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PPL Corporation (PPL)

PPL has been a big disappointment to shareholders over the past year. Read our thoughts on PPL's recent underperformance here (June 16, 2018).

Founded in 1920, PPL Corp is a pure-play regulated gas and electricity utility serving more than 10 million customers in the U.S. and the U.K.

PPL’s largest customer base, as well as most of its sales, earnings, and cash flow, are derived from the U.K., where regulators have historically allowed for superior returns on equity compared to most U.S. utilities.
Source: PPL Investor Presentation

Business Analysis

PPL has transformed its business mix over the past decade to reduce its earnings volatility and improve its return profile. Through a series of strategic divestitures and acquisitions (most notably PPL's $5.7 billion acquisition of the U.K.'s second-largest electricity distributor in 2011), the company shed its exposure to the highly competitive power generation business and increased its mix of regulated utility revenue from 27% of company-wide sales in 2010 to 100% today.
Source: PPL Investor Presentation

Regulated utilities are essentially monopolies because they have exclusive rights to sell electricity and/or gas in their service territories. To protect customers from price gouging and ensure they have continuous access to reliable service, state regulators determine what a utility can invest in and how profitable its operations can be.

When evaluating a regulated utility, it's therefore very important to get comfortable with the regulatory frameworks it operates under. Allowed rates of return can vary significantly from one state to the next as each regulatory body operates independently. Other important factors are the demographics of a service territory (population and business growth drive power demand) and a company's growth projects, which need to be delivered on time and on budget.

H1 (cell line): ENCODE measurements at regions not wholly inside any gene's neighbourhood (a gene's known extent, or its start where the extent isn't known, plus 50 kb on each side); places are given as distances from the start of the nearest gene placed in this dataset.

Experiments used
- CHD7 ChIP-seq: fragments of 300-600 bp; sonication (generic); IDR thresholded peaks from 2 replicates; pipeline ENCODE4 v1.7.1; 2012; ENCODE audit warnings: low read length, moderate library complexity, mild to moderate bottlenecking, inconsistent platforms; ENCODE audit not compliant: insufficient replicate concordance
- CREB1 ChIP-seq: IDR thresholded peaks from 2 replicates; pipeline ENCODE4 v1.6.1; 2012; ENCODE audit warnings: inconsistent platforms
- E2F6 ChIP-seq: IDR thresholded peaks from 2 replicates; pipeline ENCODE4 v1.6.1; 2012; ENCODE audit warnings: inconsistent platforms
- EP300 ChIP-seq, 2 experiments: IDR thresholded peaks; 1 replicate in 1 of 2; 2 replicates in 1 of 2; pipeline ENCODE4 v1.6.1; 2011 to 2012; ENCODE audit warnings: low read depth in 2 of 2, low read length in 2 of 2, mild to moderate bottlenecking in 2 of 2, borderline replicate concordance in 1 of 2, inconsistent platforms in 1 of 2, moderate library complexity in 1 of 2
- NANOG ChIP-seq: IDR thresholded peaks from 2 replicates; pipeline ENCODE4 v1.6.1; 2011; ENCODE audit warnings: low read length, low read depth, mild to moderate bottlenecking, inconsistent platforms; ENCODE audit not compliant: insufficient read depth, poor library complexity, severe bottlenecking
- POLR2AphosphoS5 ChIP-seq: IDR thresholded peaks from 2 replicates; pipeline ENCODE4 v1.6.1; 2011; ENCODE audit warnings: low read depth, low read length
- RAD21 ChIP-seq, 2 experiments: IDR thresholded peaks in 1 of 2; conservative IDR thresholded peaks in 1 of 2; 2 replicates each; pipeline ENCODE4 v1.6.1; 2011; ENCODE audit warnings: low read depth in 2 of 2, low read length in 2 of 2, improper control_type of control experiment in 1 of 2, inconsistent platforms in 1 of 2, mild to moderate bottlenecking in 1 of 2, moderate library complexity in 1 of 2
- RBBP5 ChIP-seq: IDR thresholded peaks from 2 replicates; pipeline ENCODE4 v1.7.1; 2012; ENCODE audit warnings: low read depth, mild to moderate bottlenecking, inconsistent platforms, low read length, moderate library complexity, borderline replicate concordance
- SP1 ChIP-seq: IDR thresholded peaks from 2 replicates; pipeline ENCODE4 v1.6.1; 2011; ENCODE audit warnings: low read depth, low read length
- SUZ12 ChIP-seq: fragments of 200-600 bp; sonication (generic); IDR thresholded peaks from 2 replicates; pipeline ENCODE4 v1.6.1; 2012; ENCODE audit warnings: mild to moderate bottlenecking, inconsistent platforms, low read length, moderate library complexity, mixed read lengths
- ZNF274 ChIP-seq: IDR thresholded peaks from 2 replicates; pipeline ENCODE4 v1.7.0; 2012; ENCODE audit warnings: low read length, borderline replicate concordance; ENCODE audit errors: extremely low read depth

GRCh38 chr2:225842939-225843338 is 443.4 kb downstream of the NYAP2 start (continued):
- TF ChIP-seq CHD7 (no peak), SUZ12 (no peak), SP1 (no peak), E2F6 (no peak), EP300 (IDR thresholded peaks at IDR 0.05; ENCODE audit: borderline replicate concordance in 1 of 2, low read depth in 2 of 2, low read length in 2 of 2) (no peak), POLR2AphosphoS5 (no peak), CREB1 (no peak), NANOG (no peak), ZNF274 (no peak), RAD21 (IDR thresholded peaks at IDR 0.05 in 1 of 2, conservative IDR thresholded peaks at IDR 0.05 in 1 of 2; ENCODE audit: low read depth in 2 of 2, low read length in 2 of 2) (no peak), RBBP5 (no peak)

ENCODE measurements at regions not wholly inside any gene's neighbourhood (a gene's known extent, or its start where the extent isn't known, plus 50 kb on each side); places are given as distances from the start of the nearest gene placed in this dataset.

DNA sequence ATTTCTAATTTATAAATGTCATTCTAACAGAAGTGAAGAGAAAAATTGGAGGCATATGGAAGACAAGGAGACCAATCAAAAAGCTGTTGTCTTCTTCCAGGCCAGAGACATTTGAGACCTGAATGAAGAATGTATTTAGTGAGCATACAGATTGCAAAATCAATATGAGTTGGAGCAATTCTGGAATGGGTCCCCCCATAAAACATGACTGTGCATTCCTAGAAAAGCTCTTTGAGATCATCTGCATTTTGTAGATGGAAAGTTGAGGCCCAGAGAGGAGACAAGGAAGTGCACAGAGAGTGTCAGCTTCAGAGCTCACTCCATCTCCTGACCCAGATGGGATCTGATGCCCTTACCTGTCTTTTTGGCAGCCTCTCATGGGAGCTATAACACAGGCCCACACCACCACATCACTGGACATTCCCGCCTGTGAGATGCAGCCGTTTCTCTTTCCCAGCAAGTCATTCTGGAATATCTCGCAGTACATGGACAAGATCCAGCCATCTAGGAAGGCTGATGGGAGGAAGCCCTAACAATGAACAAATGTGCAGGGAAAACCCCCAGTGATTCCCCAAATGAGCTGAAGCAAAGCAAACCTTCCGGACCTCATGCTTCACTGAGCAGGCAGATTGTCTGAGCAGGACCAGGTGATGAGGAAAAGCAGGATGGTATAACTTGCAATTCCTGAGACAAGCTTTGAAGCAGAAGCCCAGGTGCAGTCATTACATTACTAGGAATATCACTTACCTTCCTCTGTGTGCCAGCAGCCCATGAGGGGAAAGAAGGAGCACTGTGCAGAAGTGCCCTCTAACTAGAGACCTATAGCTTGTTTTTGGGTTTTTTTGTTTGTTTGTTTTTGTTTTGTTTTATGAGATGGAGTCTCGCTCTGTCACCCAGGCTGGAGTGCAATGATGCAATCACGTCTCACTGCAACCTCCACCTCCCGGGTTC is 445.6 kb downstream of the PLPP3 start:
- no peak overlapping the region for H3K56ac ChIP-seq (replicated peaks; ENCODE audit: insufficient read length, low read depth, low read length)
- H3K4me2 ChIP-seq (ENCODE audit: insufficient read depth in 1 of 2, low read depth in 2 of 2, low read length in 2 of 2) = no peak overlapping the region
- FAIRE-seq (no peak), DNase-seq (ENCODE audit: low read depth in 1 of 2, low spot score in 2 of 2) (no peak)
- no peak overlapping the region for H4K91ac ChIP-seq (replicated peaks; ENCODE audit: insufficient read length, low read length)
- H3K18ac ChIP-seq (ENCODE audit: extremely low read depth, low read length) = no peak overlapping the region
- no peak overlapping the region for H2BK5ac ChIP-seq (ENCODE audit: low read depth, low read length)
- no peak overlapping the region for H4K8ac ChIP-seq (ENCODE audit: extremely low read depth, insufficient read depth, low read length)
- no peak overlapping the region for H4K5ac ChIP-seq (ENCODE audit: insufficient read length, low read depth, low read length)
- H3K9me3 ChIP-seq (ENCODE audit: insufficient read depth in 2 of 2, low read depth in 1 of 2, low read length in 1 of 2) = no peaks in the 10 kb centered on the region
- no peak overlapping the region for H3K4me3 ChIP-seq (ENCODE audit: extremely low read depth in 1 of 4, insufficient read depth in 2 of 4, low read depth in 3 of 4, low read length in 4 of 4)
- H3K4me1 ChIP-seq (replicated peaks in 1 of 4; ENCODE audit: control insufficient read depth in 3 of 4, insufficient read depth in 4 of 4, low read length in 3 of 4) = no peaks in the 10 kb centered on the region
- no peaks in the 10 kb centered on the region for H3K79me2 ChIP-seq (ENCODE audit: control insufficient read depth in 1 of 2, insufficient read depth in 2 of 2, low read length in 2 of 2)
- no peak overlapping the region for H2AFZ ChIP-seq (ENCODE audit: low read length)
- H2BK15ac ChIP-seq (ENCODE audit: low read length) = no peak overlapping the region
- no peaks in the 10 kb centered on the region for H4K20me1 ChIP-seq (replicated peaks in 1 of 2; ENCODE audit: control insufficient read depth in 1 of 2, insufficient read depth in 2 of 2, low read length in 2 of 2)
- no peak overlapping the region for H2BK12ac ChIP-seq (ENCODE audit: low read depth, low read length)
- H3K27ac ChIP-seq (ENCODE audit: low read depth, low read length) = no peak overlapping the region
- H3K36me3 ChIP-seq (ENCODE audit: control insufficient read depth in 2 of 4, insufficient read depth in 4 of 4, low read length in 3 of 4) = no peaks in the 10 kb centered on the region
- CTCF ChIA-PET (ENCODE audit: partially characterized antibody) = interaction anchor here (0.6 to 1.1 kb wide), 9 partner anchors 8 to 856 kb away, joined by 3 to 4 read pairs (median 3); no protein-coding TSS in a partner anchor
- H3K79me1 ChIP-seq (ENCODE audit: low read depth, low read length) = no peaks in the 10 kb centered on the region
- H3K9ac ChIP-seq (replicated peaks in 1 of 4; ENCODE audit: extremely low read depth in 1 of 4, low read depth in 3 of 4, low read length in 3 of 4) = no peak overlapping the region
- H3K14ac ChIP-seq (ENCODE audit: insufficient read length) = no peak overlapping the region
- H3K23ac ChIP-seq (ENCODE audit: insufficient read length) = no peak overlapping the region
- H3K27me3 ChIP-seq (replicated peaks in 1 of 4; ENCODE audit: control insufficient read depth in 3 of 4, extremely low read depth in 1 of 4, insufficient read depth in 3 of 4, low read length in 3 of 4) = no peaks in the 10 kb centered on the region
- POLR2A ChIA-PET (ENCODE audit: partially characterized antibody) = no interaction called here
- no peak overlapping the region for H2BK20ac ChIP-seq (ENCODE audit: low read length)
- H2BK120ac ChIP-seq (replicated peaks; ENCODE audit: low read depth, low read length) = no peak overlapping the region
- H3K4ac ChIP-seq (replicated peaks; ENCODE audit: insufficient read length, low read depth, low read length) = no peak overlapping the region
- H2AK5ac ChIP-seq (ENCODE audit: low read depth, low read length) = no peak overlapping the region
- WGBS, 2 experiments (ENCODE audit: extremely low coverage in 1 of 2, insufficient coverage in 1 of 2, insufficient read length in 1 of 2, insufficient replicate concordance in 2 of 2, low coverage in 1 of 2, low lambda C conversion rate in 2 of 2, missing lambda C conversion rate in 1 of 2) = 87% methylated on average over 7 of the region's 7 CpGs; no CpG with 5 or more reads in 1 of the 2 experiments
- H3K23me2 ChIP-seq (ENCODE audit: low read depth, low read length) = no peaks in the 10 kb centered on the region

PPL's confidence in its service territories and regulator relationships is demonstrated by its plans to invest $16 billion from 2017 to 2021. Approximately $5.4 billion is earmarked for the company's Pennsylvania and Kentucky electrical transmission businesses at a healthy weighted average return on equity near 10%.

Another chunk of the investments are for the company’s aggressive push into renewable energy in the U.K., where the utility is already connecting consumers to 20 GW of green energy, a figure that is likely to soar in the coming years.

PPL expects its U.K. regulated segment to generate a strong return on equity between 13% and 15% through 2020. No equity is needed from PPL to fund its U.K. operations, and the current regulatory framework in effect has set base revenues through 2023, providing solid visibility as long as no major revisions are made. PPL also believes it has some levers to pull with its planning process to mitigate lower allowed returns after 2023 should that occur.
Source: PPL Investor Presentation

Overall, the company expects these investments to compound its rate base and earnings per share by 5% to 6% annually over the coming years. If successful, PPL's investments should translate to impressive (for a regulated utility) dividend growth of 4% a year, which marks a nice acceleration from the 1% to 2% annual payout growth PPL has recorded in recent years.
Source: PPL Investor Presentation

PPL's sensitivity to changes in regulatory frameworks and capital market conditions will be elevated during this aggressive investment phase. Fortunately, about 80% of its planned capital expenditure spending has no regulatory lag, meaning that the company can pass on the cost of its new investments fairly quickly to customers. PPL also enjoys a very strong credit rating (A- from S&P), which provides it with some additional financial flexibility. 

Overall, PPL appears to be a durable business that generates predictable earnings, operates in geographies with historically supportive regulatory bodies, and is poised for somewhat faster growth in the years ahead. Management has increased PPL's dividend in 15 of the last 16 years, and that trend seems likely to continue.

Key Risks

While PPL’s growth plans make it appealing for conservative income growth investors, there are several risks to keep in mind. First, as with all regulated utilities, there is political risk because a utility’s profitability comes directly out of the pocket of customers.